(2019) Ken Liu (ed.), Head of Zeus, £18.99, hrdbk, 479pp, ISBN 978-1-788-54810-6
A fabulous anthology of sixteen recent short stories by leading Chinese science fiction authors. These are diverse, and often highly poetic, coming across as highly original with some echoes of Western influences.
Anna Wu’s 'The Restaurant at the End of the Universe; Laba Porridge' has a title undoubtedly borrowed from Douglas Adams. The head chef being called Marvin adds to the sense of homage, but the story owes more to Chaucer than Adams. The Restaurant is genuinely located on the brink of the end of eternity. The weary diners who reach it can gain a free meal of their choice if Marvin enjoys their stories. Laba Porridge is the menu selection made by the teller of the opening tale of the book Wu has written. This serves as a tantalizing taster; perhaps an aperitif.
The diner tells of a writer, struggling with writer’s block, who has been to a special scientific agency who granted his wishes for the essence of the best poets, novelists, religious mystical text authors and others. He struggled to stop his new talents conflicting until the woman who loved him died tragically in his negligence and the warring strands united in grief to tell her story, rather than his.
This is a technology take on the ‘be careful what you wish for’ fairy tale, and the blurring of boundaries between science & fantasy fiction recurs in several of the stories. 'Fei Deo’s The Robot Who Liked To Tell Tall Tales' is another case in point. It tells of a young king, with a reputation for spinning fabulous yarns that no one believes. As being a compulsive liar makes his people doubt his sincere benevolent policies, he creates a robot programmed to find a bigger liar than he is. The robot’s quest plunges it through a black hole, to encounters with Death, and all manner of riddle-setting beings. The robot realizes that his master is actually simply totally honest and that the best life is the one that defies all belief and autobiography.
Other tales are more conventional, with time travel and alternative reality stories abounding. 'The First Emperor’s Games' by Ma Boyong has a feudal tyrant trying to amuse himself playing computer games. He enjoys Risk, until it predicts how relentless land-grabbing eventually turns the World against the ruthless player. Angry Birds and other games similarly get the advisers recommending them sent off for execution.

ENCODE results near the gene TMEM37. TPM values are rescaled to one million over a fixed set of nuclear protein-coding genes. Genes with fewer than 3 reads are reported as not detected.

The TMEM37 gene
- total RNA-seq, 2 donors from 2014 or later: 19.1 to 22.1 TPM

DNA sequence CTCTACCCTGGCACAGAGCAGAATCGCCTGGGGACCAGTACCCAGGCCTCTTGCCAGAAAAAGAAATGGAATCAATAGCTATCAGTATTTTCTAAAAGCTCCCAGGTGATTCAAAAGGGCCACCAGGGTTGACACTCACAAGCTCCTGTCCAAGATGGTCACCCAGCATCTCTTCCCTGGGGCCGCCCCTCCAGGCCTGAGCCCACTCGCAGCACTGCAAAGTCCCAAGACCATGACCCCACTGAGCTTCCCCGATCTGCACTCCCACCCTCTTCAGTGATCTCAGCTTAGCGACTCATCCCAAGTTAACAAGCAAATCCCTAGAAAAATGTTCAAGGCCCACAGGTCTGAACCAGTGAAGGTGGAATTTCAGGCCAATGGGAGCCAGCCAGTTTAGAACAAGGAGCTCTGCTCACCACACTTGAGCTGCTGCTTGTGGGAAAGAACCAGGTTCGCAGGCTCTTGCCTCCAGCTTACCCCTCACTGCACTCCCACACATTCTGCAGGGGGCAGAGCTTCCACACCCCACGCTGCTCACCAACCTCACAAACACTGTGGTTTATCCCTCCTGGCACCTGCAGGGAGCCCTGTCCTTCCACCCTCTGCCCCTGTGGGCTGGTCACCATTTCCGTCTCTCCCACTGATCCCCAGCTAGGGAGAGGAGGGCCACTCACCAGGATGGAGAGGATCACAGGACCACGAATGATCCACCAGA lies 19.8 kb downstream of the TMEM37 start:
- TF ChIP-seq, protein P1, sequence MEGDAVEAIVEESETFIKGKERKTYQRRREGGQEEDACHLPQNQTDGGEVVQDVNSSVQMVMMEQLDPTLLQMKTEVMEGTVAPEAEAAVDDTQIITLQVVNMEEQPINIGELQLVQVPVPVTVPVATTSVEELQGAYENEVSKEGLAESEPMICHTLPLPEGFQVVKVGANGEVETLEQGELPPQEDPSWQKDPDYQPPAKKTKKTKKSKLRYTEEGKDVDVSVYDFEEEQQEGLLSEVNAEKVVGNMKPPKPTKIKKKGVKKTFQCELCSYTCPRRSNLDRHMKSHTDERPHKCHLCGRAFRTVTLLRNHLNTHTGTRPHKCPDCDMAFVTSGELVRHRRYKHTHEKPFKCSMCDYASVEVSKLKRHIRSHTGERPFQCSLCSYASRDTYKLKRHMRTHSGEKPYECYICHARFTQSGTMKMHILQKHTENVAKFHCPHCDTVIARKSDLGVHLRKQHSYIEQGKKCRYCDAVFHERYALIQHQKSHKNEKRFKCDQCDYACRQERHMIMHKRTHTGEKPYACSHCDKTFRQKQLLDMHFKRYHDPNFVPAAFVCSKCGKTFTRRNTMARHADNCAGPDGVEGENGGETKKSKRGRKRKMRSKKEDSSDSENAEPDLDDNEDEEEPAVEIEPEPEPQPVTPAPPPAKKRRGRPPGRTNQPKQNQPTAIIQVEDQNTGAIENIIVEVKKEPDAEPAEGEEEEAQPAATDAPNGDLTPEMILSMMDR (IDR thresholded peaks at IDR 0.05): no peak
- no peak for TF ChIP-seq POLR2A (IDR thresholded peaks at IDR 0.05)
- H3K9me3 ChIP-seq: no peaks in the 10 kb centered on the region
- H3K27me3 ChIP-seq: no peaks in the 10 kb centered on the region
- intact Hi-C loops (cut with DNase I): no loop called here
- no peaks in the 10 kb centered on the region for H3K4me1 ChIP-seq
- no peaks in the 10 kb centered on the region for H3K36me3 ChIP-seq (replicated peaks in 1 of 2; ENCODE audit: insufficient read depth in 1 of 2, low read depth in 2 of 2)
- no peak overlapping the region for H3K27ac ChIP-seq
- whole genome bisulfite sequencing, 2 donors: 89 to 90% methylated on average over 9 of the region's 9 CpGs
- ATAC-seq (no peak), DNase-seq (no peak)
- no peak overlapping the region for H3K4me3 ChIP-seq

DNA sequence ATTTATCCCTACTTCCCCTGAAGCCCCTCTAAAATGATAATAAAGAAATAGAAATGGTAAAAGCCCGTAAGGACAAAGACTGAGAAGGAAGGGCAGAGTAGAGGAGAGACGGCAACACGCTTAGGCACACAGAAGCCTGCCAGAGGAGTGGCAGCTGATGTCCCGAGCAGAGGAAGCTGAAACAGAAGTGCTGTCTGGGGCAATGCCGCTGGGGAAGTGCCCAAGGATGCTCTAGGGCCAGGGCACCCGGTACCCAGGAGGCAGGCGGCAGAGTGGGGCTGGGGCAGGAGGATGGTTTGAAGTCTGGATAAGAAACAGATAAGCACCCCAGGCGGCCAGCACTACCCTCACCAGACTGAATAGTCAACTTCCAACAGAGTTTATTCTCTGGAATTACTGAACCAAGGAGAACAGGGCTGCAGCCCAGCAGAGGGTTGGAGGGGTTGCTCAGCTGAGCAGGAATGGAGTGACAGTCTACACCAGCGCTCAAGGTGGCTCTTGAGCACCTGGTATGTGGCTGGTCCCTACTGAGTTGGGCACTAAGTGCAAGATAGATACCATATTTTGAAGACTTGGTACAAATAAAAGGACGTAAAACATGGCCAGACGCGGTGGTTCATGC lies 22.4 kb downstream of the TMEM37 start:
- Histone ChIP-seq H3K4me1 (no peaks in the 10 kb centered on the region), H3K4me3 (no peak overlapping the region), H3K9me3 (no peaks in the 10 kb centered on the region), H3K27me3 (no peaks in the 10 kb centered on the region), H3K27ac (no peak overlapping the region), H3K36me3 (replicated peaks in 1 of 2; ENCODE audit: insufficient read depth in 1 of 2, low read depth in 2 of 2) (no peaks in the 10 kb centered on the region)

Liu Cixin has the protagonist of 'Moonlight' phone himself from the future with news that the World will end unless he takes credit for e-mailing out certain blueprint plans to save us all. He is then phoned again to report how the plan failed and given new instructions, resulting in him spending a night doing nothing but saving and destroying the World over and over again, just by answering his phone and sending a few e-mail attachments.
Baoshu’s 'What Has Passed Shall In Kinder Light Appear' is a novella that deserves to be a novel. The major events of the 20th century are running backwards. Characters remember when they had the internet, the freedom gains from 1989 Tiananmen Square protests are undone, ruining the narrator’s academic career, before the Cultural Revolution, Korean War and later still, World War Two, (beginning as the Cold War ends) cut him off from the woman he loves (trapped on the other side of the World, unable to travel home due to the conflicts), and he look to the future as a golden age never to be revisited. The present becomes an oasis in a sea of tragedy, whether we look to future or past.
Not since reading Cordwainer Smith have I read stories that sparkle with so much philosophical profound wonder and fresh vitality.
A trio of invaluable essays close the book. Regina Kanya Wang summarizes the history of Chinese SF (also see SF² Concatenation's one here). A 1900 translation of the works of Jules Verne inspired many writers, including Lao She, author of the celebrated Cat Country from 1932, a satirical work in which spaceship crash survivors adapt to life in a Martian city ruled by cats.
Chinese SF faced oppression and outright banning during Mao’s Cultural Revolution, and again later in 1983’s ban on ‘Anti-Spiritual Pollution’, which outlawed any form of pseudo-science, including SF (even though the genre was clearly labelled as fiction). This is a theme reflected in Baoshu’s story reviewed above too.
SF fandom groups started resurfacing in the 21st Century. An unsuccessful Beijing bid in 2014 to host the 2016 Worldcon (won by Kansas) has led to stronger international recognition of China as a major SF community.
The interesting element is that many Chinese authors have had limited access to the work of the previous generations due to the breaks and political changes between waves. Many writers have reinvented the genre from scratch rather than in continuity, giving each work a highly original perspective all of its own.
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